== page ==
The true cost of cyber: delving deeper beneath the surface


Cybercrime is set to cost the world trillions over the next few years, but this only accounts for a fraction of the true impact on businesses. Immediate financial pay outs are just the tip of the iceberg. There are still many who remain oblivious to the extensive costs of a cyberattack that lurk beneath the surface, including damage to client relationships, plummeting employee retention rates, and worse.


Encore’s latest research explores the various overt and hidden impacts of a cyberattack, helping businesses map out the costs they are – or could be – exposed to.


The immediate financial burden


With the average cost of a data breach sitting at $4.35 million and ransomware attacks costing $4.45 million, it’s no surprise that recovery costs are ranked by 54% of C-suite executives as the biggest financial hit following a breach. These figures would make a sizeable dent in business numbers, with some smaller companies finding the costs financially crippling.


Furthermore, these hefty expenses may not be a one-off. With 80% of ransomware attacks hitting repeat targets, it’s clear that attackers have no issue with ‘kicking a man when he’s down.’ Businesses must therefore act quickly after a breach to avoid receiving a second blow.


The reputational consequences


It’s not just business finances at risk; crucial customer and investor relationships are also on the line. The risks to an organisation’s reputation are not unknown, with 41% of CISOs and C-level executives naming reputational damage as one of the biggest costs to their businesses post breach. After all, losing the trust of existing clients and potential future business has a knock-on effect on your financial success.


No matter the size of the company, experiencing a breach has the potential to damage relationships. It’s not just business assets on the line – an organisation can suffer the long-term consequences of a breach for years. Protecting your reputation and proving to any and all customers and stakeholders that your organisation is best prepared for any attack, is essential.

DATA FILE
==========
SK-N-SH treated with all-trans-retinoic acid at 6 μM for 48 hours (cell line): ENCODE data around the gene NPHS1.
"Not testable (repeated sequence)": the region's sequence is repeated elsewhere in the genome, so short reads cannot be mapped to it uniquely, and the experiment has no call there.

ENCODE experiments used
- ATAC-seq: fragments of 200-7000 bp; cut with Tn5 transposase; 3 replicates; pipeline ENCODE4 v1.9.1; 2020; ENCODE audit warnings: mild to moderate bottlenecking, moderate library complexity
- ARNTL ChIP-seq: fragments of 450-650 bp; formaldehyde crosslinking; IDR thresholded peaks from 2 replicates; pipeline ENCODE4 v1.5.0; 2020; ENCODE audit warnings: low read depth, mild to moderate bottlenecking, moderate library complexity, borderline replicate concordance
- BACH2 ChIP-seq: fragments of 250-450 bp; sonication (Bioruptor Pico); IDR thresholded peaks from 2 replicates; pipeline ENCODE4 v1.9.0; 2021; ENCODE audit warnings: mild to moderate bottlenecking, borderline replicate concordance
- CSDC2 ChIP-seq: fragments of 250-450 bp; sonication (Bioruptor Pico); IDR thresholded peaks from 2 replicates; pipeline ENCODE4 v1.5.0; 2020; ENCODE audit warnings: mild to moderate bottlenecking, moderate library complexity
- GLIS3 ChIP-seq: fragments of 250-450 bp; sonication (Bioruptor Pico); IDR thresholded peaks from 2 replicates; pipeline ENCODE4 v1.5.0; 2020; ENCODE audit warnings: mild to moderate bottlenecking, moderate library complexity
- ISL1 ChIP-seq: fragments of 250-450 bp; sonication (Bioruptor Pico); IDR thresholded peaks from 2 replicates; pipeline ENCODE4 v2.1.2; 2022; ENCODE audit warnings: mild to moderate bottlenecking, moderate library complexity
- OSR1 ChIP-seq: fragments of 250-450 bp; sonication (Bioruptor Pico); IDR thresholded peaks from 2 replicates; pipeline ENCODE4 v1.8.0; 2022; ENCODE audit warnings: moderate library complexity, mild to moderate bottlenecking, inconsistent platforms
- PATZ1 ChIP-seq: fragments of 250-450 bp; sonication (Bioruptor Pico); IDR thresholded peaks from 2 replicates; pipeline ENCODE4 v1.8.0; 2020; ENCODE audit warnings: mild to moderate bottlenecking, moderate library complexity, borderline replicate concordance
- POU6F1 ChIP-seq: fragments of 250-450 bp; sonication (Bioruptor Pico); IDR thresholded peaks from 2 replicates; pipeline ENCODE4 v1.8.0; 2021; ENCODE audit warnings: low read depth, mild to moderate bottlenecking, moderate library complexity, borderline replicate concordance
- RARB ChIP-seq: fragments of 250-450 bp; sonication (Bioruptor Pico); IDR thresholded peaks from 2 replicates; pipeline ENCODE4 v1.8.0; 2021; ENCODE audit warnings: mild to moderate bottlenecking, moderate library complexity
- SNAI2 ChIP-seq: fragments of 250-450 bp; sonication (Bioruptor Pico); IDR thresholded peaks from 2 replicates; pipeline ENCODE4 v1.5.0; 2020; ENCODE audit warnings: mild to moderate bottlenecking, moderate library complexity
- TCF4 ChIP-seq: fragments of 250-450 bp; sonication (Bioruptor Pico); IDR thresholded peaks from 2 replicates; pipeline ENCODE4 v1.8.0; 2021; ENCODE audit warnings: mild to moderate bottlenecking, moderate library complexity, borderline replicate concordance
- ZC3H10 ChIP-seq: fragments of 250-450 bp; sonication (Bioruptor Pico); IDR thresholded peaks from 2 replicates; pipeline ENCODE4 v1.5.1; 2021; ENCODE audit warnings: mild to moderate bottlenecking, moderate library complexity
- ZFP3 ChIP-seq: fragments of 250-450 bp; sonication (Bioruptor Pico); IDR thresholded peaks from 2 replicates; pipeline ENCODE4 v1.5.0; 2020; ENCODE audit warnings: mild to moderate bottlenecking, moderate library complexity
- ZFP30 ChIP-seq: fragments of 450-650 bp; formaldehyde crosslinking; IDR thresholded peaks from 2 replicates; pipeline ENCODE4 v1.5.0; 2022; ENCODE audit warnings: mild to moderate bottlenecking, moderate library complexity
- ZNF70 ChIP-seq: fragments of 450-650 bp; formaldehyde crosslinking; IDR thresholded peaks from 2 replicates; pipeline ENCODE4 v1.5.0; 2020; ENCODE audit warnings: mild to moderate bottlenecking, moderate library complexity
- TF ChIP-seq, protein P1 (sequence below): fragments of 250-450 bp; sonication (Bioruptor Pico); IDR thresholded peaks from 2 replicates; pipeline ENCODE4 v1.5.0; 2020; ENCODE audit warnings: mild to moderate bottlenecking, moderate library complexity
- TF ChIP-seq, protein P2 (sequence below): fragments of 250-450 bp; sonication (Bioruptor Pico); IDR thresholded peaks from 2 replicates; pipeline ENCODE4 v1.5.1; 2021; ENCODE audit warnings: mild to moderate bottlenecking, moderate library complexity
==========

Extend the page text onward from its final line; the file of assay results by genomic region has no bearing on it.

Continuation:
Attrition rates


As we delve further into the costs of a cyberattack, we begin to uncover the impacts that lurk below the surface.


Our research highlights that cyber breaches have direct consequences for the retention of staff, alongside curbing future drives for employment. It was unveiled that only 33% of office workers would be completely unphased if their business experienced a cyberattack, whilst 54% stated that it would force them to reconsider their place within a company. A lax approach towards cybersecurity therefore poses an additional risk of losing valuable members of the team.


Also, are existing employees actually made aware of such breaches? Our research reveals that more than half of C-level executives have shared details of an attack within the last 12 months alone, but only 39% of office workers believe their organisation had been breached within the same timeframe. If businesses want to keep their employees onside, they cannot afford to keep teams in the dark, and must listen to and address the concerns of those at all levels.


The worst-case scenario


The consequences of a cyberattack can even more severe. Successful breaches now have the potential not only to threaten digital assets but put interstate relations and public infrastructure at risk.


The rise of attacks on healthcare systems in recent years is a prime example, alongside the increasing number of nation-state attacks on influential organisations and critical infrastructure.


These costs are far greater than any singular ransom pay-out. So while these outcomes are less likely, all potential cyber breaches should be treated with the same severity.


Looking beneath the surface


In general, the costs you don’t initially consider could have the most detrimental consequences for the business.


Our research shows that 53% of businesses have cybersecurity at the top of their agenda and 60% plan to increase cybersecurity spending this year. However, this means nothing without strong, sustainable plans in place. Positioning cost visibility at the centre of long-term cyber strategies will allow businesses to broadly assess and manage their costs, whilst mitigating the probability of sudden devastating damages occurring.


When building a resilient cybersecurity strategy for a business, there cannot be any ‘hidden costs.’ Instead, complete visibility must be achieved. In a landscape where it’s a case of ‘when’ not ‘if’ a company will face a cyberattack, this preparedness will build an organisation that is well-secured against both the direct and indirect consequences of a breach.

S‘The True cost of Cyber' can be accessed here, we dive deep under the waters to reveal the costs that are more unknown to CISOs.